Become a Pet Sitter, They Said. It Will Be Fun, They Said.

If you love animals, perhaps you have thought about how fun it would be to work with them regularly (without the years of schooling involved in actually becoming a veterinarian). Becoming a pet sitter may seem a logical way to hang out with dogs and cats, and actually get paid to do it! But it’s not just a matter of getting the word out that you’re willing to walk someone else’s dog. Though there are few start-up costs and low overhead involved, being a pet sitter requires much more than a fondness for animals.

You should be insured. Being insured may not seem like a necessary expense, but if there are damages to the home you’re staying in, or something goes awry, having insurance to protect you will be a worthwhile investment. Plus, it’s a tax-deductible way of doing business.

Plan to offer a complimentary meet and greet. Just like some people click better than others, some pets are going to take to you better than others. Investing an hour of your time will give the owners peace of mind before you’re hired, and will give the pets the opportunity to meet you and establish a sense of trust before their owners go away.

Being a pet sitter will require you to step out of your comfort zone. And, specifically, into someone else’s home. Many people opt for an in-home pet sitter to minimize the disruption to their pets. Meaning – you may be staying in someone else’s home for several days or weeks during your service. While this may not seem a big deal, this isn’t a hotel. This is someone’s home and is far more invasive than packing up for a few nights at the local Holiday Inn.

Privacy is part of the deal. When you stay in someone’s home, that’s not a license to go through their things. Being a pet sitter is about being respectful of the home you’re in, including the privacy and security of someone else’s home.

Pet sitting often happens on weekends and holidays. Make sure you’re willing to sacrifice some of your weekends, even holidays, for the sake of pet sitting. And of course, you can’t invite family and friends over to “hang out” with you. Refer to the topic of privacy and insurance! You’ve been asked to be in someone’s home; your cousin or friends haven’t been invited.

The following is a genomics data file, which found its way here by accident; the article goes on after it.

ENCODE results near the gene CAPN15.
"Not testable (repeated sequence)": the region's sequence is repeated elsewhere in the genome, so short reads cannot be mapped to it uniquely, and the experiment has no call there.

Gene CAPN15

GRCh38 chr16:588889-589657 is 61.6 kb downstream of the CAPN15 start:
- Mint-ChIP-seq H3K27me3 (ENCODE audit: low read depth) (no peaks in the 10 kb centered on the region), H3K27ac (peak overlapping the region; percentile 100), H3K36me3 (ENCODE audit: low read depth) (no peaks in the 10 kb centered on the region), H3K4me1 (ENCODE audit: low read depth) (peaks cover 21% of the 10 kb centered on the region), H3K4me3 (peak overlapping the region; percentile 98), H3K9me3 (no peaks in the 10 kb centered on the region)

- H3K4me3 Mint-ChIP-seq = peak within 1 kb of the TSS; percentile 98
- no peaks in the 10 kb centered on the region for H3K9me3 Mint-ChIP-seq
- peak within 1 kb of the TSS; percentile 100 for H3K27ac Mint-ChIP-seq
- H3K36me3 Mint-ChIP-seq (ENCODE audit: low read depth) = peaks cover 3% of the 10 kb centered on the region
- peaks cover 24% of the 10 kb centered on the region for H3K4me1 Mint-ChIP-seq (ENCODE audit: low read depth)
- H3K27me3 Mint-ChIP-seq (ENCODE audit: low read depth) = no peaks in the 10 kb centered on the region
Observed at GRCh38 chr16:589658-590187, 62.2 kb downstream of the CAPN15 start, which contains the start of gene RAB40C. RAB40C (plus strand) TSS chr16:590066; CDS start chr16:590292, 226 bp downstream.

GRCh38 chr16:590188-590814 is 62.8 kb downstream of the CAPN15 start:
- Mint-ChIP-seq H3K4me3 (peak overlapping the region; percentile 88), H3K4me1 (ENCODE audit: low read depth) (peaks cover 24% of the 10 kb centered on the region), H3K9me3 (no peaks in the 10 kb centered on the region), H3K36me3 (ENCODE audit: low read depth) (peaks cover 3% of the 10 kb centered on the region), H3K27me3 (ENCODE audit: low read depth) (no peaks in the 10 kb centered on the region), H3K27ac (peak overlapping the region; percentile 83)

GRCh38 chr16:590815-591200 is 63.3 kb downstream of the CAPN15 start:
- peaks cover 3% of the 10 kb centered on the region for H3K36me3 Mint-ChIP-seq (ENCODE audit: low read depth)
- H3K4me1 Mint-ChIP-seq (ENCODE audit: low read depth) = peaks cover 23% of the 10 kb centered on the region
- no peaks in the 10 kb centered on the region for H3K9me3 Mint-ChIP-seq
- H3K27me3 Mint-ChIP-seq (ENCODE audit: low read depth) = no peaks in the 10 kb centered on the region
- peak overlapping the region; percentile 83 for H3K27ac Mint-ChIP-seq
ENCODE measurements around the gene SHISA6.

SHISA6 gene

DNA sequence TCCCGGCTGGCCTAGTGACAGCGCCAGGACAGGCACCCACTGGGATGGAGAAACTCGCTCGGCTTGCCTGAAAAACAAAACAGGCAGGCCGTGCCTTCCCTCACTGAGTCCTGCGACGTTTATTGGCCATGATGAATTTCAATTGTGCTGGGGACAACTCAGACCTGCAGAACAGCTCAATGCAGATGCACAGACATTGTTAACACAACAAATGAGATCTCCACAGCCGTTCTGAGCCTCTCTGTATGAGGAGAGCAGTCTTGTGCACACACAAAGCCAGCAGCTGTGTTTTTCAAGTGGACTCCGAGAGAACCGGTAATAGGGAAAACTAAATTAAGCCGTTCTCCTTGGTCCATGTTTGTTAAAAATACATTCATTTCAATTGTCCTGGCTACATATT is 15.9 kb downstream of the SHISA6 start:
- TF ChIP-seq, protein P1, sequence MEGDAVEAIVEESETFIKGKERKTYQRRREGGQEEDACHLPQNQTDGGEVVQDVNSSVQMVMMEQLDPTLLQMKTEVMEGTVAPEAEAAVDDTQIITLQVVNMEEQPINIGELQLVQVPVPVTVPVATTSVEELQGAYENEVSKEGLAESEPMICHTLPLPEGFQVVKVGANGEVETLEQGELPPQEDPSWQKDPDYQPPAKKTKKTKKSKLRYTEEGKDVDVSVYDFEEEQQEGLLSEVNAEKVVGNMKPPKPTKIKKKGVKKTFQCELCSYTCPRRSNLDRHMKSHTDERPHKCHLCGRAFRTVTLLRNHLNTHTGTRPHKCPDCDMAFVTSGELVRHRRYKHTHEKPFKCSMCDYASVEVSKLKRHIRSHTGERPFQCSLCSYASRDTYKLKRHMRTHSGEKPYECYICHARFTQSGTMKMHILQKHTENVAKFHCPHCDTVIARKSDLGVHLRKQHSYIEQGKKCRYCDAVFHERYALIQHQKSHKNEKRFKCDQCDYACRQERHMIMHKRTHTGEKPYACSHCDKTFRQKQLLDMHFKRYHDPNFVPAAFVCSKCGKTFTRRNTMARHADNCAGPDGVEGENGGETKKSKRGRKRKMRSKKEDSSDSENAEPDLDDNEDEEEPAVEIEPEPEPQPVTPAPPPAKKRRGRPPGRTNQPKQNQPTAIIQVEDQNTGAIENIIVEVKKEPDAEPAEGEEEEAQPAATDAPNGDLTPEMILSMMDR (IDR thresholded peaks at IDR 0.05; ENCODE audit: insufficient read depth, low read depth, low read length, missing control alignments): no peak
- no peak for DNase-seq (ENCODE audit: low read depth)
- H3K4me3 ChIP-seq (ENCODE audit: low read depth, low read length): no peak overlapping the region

Other people’s pets may have habits you may not allow in your own. You may never allow your dogs on the furniture or let your cats eat on the kitchen counter. But if the pet’s owners have allowed those habits, you’ll have to deal with them. It’s part of the whole “minimizing the disruption to pets” reason you were hired in the first place.

Giving pets medication and managing their fears. Giving a pet their medication may not be as simple as wrapping a pill in a piece of turkey. It may require patience and time, especially as the pet may be stressed to be given medication by someone other than their owner. Take notes before the owner leaves, and make notes while they’re gone, too. Is the pet showing signs of distress? Do you need to sit with them and speak soothingly to them to encourage them to eat? Is there anything you need to alert the owner to when they return?

You may be bitten or scratched. Pets who are under stress may manifest it in negative ways, such as biting and scratching – even pets who have never shown aggression. Be prepared with a first aid kit, and don’t react in loud, threatening ways. That would only exacerbate a situation. Make a note of it, and be sure to tell the owner about the incident.

Be prepared to handle the poop. Don’t take on the role of pet sitter if you’re not willing to deal with the ugly, too. Kitty boxes will need to be scooped daily and the floor swept around them. Dog poo will need to be scooped in the yard and disposed of properly.

Being a pet sitter is a great way to earn some extra money, but it’s not without its cons. Consider all the responsibilities before jumping in to offer your services.


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